President Barack Obama’s budget proposal includes a sharp increase in funding for clean energy, paying for part of it by cutting tax breaks and fossil-fuel subsidies to the coal, oil and gas industries. So reports Reuters.
The President’s spending plan for fiscal 2014, which starts Oct. 1, increases funding to green technologies by 40%. The budget increases spending on advanced vehicles by 75% to $575 million, with a fund disseminating $200 million each year for vehicle research. It increases support for biofuels by 24%. The administration will also spend 29% more than it currently does to help integrate wind and solar energy into the national electric grid.
The budget proposal is expected to receive a lot of opposition, particularly from Republicans, who, to date, have been critical of green technologies. Moreover, previous efforts by the Democrats to get rid of the $4 billion fossil fuel subsidies have not garnered enough votes.
Republican lawmakers in the GOP-controlled House of Representatives have dismissed the President’s green-tech proposals as wasteful and most beneficial to the companies receiving the public funds. They cite the bankruptcy of Solyndra, a solar panel maker that received governmental backing.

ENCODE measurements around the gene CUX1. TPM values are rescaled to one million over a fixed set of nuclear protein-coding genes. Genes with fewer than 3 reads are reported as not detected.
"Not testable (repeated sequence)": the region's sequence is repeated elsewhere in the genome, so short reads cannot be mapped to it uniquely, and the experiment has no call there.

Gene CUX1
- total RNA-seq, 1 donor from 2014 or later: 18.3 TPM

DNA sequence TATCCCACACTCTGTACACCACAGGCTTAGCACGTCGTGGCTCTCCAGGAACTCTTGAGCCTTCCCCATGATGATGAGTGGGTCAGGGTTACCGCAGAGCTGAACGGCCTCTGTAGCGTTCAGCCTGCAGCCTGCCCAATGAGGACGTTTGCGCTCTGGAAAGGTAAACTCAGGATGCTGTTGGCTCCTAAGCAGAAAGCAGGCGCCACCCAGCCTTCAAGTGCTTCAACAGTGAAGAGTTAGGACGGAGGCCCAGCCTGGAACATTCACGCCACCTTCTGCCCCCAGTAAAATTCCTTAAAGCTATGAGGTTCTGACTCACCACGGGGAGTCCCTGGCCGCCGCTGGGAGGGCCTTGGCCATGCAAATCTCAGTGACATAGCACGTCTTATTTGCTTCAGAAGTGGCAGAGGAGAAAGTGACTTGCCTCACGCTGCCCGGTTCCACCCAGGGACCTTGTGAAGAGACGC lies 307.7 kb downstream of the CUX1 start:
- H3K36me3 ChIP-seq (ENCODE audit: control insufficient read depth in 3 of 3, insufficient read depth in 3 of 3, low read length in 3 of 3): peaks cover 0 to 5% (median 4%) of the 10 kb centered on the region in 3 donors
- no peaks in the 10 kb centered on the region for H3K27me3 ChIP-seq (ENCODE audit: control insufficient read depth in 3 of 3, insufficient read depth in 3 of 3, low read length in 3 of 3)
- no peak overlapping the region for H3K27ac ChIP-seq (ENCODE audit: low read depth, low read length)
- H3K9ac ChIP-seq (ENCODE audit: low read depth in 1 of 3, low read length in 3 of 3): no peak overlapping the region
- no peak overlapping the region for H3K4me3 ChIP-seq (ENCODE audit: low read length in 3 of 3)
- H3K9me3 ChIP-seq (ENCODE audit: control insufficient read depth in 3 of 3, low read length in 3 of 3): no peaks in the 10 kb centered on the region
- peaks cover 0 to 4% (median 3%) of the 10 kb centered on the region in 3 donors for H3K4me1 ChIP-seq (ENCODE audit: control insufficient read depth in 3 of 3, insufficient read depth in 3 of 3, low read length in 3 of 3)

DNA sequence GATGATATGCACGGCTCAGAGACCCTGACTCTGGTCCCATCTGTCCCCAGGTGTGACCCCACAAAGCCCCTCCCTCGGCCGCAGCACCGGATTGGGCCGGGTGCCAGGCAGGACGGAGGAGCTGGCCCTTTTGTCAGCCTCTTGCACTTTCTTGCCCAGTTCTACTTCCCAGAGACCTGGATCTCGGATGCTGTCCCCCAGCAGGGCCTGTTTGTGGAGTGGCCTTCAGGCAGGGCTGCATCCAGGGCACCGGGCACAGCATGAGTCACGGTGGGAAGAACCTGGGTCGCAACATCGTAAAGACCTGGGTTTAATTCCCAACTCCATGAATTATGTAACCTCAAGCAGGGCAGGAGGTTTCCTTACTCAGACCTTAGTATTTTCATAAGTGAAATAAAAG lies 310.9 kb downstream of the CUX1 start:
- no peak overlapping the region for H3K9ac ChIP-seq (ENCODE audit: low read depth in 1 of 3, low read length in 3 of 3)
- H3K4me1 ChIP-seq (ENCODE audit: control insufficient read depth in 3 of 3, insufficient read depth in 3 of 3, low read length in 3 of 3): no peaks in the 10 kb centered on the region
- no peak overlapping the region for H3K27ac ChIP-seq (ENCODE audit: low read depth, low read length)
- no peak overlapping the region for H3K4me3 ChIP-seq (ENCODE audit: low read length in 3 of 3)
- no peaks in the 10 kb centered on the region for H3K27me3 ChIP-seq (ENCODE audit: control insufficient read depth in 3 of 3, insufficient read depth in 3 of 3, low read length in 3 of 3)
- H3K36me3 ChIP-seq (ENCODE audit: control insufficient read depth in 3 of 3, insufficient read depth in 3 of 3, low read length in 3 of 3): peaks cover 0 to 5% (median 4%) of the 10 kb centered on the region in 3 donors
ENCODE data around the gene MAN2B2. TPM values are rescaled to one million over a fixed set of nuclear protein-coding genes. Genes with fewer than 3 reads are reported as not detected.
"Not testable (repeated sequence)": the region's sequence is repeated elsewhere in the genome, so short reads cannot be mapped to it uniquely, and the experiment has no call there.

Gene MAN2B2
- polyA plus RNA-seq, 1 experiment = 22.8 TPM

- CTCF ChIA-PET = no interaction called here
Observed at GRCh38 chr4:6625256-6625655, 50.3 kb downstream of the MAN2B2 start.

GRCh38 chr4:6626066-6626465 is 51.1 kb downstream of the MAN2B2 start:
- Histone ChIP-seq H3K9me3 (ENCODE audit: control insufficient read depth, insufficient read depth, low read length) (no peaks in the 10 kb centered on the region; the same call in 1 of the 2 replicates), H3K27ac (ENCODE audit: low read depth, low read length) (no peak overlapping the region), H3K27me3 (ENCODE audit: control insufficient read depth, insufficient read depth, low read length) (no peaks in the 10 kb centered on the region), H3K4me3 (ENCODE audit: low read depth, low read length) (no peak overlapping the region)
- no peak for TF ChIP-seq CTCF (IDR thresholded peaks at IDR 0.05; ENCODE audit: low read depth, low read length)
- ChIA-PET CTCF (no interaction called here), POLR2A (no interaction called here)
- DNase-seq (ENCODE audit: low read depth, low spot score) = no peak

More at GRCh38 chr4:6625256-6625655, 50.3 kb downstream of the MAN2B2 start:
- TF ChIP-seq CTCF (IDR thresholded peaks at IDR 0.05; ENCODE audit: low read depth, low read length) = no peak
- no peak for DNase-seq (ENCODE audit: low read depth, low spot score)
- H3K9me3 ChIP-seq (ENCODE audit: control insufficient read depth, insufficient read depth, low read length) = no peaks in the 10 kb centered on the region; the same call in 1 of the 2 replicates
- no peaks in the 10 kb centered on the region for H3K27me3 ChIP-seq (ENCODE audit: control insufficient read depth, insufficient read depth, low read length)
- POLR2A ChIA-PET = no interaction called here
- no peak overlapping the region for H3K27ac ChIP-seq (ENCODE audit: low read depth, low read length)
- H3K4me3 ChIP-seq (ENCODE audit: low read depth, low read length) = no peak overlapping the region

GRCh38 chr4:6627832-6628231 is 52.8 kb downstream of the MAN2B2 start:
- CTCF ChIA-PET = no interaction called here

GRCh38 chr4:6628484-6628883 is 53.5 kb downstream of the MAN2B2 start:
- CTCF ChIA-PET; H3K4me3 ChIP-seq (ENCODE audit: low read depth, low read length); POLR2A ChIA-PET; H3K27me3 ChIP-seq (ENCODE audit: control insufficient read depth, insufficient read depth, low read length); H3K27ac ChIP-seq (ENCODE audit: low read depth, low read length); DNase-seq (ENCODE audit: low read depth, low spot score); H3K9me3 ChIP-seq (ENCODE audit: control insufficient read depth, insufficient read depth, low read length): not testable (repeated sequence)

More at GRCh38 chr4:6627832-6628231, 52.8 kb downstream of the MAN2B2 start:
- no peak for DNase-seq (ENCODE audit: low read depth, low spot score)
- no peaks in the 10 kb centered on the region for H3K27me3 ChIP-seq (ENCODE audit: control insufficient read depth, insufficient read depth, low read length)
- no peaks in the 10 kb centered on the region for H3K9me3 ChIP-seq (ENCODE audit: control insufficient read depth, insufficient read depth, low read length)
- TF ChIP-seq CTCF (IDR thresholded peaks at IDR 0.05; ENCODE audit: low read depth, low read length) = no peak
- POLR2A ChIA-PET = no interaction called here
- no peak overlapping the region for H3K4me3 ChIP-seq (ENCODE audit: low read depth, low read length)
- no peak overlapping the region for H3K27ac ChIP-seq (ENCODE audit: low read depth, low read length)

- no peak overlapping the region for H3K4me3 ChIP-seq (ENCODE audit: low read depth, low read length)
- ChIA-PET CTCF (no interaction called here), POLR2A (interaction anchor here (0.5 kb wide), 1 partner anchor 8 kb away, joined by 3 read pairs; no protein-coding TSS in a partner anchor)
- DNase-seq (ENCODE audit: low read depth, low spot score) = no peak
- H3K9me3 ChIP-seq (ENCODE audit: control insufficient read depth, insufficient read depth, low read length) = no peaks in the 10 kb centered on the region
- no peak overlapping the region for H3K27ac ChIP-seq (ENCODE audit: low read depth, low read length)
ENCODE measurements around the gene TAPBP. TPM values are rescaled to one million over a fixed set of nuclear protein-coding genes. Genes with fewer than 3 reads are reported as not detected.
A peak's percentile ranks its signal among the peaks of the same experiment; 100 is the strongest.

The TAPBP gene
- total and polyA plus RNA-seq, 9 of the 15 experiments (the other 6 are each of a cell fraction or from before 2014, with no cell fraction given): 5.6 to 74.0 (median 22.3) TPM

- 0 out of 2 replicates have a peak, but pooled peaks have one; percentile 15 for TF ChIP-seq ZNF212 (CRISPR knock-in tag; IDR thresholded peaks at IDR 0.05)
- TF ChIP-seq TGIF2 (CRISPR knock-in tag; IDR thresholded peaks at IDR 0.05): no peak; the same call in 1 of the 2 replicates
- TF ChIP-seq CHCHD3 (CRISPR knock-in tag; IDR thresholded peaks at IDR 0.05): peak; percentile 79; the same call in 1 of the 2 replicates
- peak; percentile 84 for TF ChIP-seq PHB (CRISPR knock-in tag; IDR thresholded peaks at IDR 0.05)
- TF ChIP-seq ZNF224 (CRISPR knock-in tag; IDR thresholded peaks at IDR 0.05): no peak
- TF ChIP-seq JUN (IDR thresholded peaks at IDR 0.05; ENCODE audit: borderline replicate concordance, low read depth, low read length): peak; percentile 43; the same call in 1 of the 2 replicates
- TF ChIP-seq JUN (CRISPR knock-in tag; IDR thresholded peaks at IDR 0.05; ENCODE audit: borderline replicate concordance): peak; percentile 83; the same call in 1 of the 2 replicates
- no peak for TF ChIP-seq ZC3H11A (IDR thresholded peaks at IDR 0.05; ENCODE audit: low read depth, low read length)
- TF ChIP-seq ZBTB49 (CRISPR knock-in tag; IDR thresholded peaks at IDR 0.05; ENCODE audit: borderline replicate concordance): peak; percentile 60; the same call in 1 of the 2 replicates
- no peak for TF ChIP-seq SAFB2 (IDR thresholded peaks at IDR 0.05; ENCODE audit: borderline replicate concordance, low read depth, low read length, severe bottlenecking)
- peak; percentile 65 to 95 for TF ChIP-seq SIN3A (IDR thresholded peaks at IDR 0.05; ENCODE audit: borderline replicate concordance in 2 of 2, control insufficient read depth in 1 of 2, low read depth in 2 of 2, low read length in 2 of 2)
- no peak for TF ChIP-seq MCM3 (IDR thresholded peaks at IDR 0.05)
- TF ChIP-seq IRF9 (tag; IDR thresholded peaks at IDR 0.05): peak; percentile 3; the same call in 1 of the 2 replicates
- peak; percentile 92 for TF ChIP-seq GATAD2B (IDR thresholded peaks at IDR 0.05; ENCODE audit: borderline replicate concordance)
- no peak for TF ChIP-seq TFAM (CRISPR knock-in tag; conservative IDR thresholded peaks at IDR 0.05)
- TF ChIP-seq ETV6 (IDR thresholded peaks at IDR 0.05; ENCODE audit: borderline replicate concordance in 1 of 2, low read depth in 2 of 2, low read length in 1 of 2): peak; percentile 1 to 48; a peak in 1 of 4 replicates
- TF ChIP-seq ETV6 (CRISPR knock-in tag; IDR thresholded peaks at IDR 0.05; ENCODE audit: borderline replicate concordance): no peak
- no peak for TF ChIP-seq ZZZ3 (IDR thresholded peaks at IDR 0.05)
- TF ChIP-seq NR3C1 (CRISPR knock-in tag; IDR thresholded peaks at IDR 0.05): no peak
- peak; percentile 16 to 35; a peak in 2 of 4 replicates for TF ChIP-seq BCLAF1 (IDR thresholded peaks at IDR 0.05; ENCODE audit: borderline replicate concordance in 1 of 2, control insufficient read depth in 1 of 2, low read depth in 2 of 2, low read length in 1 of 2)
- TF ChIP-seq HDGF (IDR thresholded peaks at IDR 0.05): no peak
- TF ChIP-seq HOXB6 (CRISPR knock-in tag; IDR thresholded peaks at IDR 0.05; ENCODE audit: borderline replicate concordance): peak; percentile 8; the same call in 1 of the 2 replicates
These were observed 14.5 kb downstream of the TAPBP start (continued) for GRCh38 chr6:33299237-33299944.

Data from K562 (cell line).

The spending increases on clean technology are in sharp contrast to the large cuts elsewhere in the President’s budget, on things like environmental protection and retirement benefits, but it shows clearly that renewable energy will continue to be a priority for Obama in his second term. Indeed, in its proposal, the administration called the funding increases a “testament to the importance of clean energy and innovation to the country’s economic future.”
Through funding initiatives like the $35 billion put into clean tech as part of the economic stimulus package of 2009, Obama has turned the Energy Department into a research and development powerhouse. The agency has already underwritten a variety of clean-tech projects, from automotive battery startups to efforts to turn “biofuels” like algae into the gasoline.
Since 2008, the U.S. has nearly doubled the amount of energy it generates from renewable energy sources like wind, solar and geothermal power, and the administration hopes funding research in this area will result in more technological breakthroughs.
Not everything has gone as planned. Aside from Solyndra, the hybrid sports car maker, Fisker Automotive, received nearly $200 million in government loans and is now near bankruptcy.